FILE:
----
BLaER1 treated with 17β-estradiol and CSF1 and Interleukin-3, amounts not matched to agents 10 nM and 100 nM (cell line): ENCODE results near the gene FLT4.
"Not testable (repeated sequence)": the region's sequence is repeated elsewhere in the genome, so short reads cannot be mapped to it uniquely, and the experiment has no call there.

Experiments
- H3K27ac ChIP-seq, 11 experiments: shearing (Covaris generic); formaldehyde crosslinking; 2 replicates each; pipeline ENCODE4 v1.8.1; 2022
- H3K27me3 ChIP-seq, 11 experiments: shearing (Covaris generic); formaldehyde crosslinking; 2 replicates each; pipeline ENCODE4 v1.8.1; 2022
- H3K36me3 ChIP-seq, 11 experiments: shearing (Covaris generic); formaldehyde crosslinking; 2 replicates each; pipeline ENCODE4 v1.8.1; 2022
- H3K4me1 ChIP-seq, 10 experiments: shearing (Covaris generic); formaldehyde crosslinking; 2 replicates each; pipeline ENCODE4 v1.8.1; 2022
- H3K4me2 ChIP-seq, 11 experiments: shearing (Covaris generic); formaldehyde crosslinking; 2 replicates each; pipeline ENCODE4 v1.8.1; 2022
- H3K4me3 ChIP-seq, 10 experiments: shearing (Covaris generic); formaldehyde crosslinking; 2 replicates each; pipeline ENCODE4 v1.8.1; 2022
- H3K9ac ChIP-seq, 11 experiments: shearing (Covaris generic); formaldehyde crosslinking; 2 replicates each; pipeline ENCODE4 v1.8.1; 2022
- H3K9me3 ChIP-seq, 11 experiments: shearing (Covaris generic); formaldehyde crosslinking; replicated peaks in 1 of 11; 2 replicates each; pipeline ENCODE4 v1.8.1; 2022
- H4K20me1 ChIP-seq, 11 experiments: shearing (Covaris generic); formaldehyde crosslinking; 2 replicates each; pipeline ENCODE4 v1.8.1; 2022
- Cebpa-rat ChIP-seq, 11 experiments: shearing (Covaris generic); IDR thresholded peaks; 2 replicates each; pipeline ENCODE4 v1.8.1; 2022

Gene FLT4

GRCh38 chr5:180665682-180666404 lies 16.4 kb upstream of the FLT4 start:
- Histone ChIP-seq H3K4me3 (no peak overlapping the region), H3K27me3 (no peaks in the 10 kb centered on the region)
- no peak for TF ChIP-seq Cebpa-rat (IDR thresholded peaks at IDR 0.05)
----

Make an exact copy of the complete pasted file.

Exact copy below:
BLaER1 treated with 17β-estradiol and CSF1 and Interleukin-3, amounts not matched to agents 10 nM and 100 nM (cell line): ENCODE results near the gene FLT4.
"Not testable (repeated sequence)": the region's sequence is repeated elsewhere in the genome, so short reads cannot be mapped to it uniquely, and the experiment has no call there.

Experiments
- H3K27ac ChIP-seq, 11 experiments: shearing (Covaris generic); formaldehyde crosslinking; 2 replicates each; pipeline ENCODE4 v1.8.1; 2022
- H3K27me3 ChIP-seq, 11 experiments: shearing (Covaris generic); formaldehyde crosslinking; 2 replicates each; pipeline ENCODE4 v1.8.1; 2022
- H3K36me3 ChIP-seq, 11 experiments: shearing (Covaris generic); formaldehyde crosslinking; 2 replicates each; pipeline ENCODE4 v1.8.1; 2022
- H3K4me1 ChIP-seq, 10 experiments: shearing (Covaris generic); formaldehyde crosslinking; 2 replicates each; pipeline ENCODE4 v1.8.1; 2022
- H3K4me2 ChIP-seq, 11 experiments: shearing (Covaris generic); formaldehyde crosslinking; 2 replicates each; pipeline ENCODE4 v1.8.1; 2022
- H3K4me3 ChIP-seq, 10 experiments: shearing (Covaris generic); formaldehyde crosslinking; 2 replicates each; pipeline ENCODE4 v1.8.1; 2022
- H3K9ac ChIP-seq, 11 experiments: shearing (Covaris generic); formaldehyde crosslinking; 2 replicates each; pipeline ENCODE4 v1.8.1; 2022
- H3K9me3 ChIP-seq, 11 experiments: shearing (Covaris generic); formaldehyde crosslinking; replicated peaks in 1 of 11; 2 replicates each; pipeline ENCODE4 v1.8.1; 2022
- H4K20me1 ChIP-seq, 11 experiments: shearing (Covaris generic); formaldehyde crosslinking; 2 replicates each; pipeline ENCODE4 v1.8.1; 2022
- Cebpa-rat ChIP-seq, 11 experiments: shearing (Covaris generic); IDR thresholded peaks; 2 replicates each; pipeline ENCODE4 v1.8.1; 2022

Gene FLT4

GRCh38 chr5:180665682-180666404 lies 16.4 kb upstream of the FLT4 start:
- Histone ChIP-seq H3K4me3 (no peak overlapping the region), H3K27me3 (no peaks in the 10 kb centered on the region)
- no peak for TF ChIP-seq Cebpa-rat (IDR thresholded peaks at IDR 0.05)